Today, many of these tartans have been reproduced and made into kilts, caps, shawls, and scarves. In fact, tartan has become a symbol for Scotland as a whole, and it can be seen on everything from whiskey bottles and tins of shortbread to Scottish tourist brochures. The typical Highlander no longer walks around in kilts, scarves, or other tartan clothing, although such costumes can occasionally be seen during the Highland Games.

Tossing the Caber

The event that is usually considered the highlight at Braemar and other Highland gatherings is called tossing the caber. It is one of the world's oldest sports, and it can be traced back to the eleventh century, when men hoisting beams to build houses often got bored and decided to see who could toss his the farthest. In the days when King Henry VIII of England practiced it, this sport was known as "Ye Casting of Ye Bar."

A typical caber is 19 feet long and weighs about 150 pounds. The thrower stands with his legs apart and the caber vertical, holding it near the bottom with clasped hands that have been coated with sticky resin. The actual lifting is done with the palms, and once the caber has been lifted waist-high, it is tilted slightly forward and the competitor begins to run. He must accelerate before planting his legs, or he'll never be able to toss the caber on the run. Ideally, it should turn end-over-end as it moves through the air, but in fact, this is a rare achievement. A "12 o'clock," which is similar to hitting a home run in baseball, occurs when the caber lands directly in front of the thrower, who is standing in the six o'clock position on the face of an imaginary clock.

Competitors always wear kilts, although the sport is increasingly popular among non-Scots. Tossing the caber has been an international event since the early 1980s; in recent years, famous caber tossers have come from Scandinavia, Australia, the United States, Canada, and even Nigeria.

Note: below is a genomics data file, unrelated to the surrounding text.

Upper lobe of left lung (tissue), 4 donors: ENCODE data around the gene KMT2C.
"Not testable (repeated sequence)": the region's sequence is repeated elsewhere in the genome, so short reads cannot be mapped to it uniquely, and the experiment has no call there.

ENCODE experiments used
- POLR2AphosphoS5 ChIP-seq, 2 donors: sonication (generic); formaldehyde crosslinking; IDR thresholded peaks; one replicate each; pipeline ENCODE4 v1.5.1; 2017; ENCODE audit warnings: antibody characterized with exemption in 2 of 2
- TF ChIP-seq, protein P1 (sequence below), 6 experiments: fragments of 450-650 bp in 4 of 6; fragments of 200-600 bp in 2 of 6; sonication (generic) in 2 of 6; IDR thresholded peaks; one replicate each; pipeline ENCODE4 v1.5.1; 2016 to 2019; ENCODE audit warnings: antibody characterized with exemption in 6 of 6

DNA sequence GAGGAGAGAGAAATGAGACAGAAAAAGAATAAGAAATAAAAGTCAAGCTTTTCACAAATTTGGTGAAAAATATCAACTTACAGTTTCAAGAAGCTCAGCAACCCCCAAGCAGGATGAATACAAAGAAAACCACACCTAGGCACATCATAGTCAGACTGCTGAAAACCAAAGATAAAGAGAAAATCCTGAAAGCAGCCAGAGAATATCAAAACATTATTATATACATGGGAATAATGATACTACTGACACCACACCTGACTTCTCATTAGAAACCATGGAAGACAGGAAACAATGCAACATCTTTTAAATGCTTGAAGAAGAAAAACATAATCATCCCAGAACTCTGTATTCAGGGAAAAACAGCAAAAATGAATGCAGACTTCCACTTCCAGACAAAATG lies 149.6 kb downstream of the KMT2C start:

FURTHER READING

Henderson, Helene, ed. Holidays, Festivals, and Celebrations of the World Dictionary. 3rd ed. Detroit: Omnigraphics, 2005. Jarvie, Grant. Highland Games: The Making of the Myth. Edinburgh: Edinburgh University Press, 1991. Trawicky, Bernard, and Ruth W. Gregory. Anniversaries and Holidays. 5th ed. Chicago: American Library Assocation, 2000. Van Straalen, Alice. The Book of Holidays Around the World. New York: Dutton, 1986.

WEB SITE

Braemar Royal Highland Society www.braemargathering.org

Braemar Highland Gathering

First Saturday in September
In the 11th century, King Malcolm held a gathering of the Scottish clans in Braemar to test their strength and to choose the hardiest soldiers. Competitors were asked to toss the caber—a pole 16' to 20' long and weighing 120 pounds—in such a way that it landed on its other end, much the way loggers used to toss logs across a river. The Braemar Gathering is still an annual event in the village of Braemar in Scotland, and the participants are still required to wear kilts and toss the caber. But the event has been expanded to include traditional Highland dancing, bagpipe music, games, and other athletic competitions as well.
See also Highland Games
CONTACTS:
Braemar Royal Highland Society
Coilacriech
Ballater, Aberdeenshire AB35 5UH United Kingdom
44-13-3975-5377; fax: 44-13-3975-5377
www.braemargathering.org
SOURCES:
AnnivHol-2000, p. 147
BkHolWrld-1986, Sep 6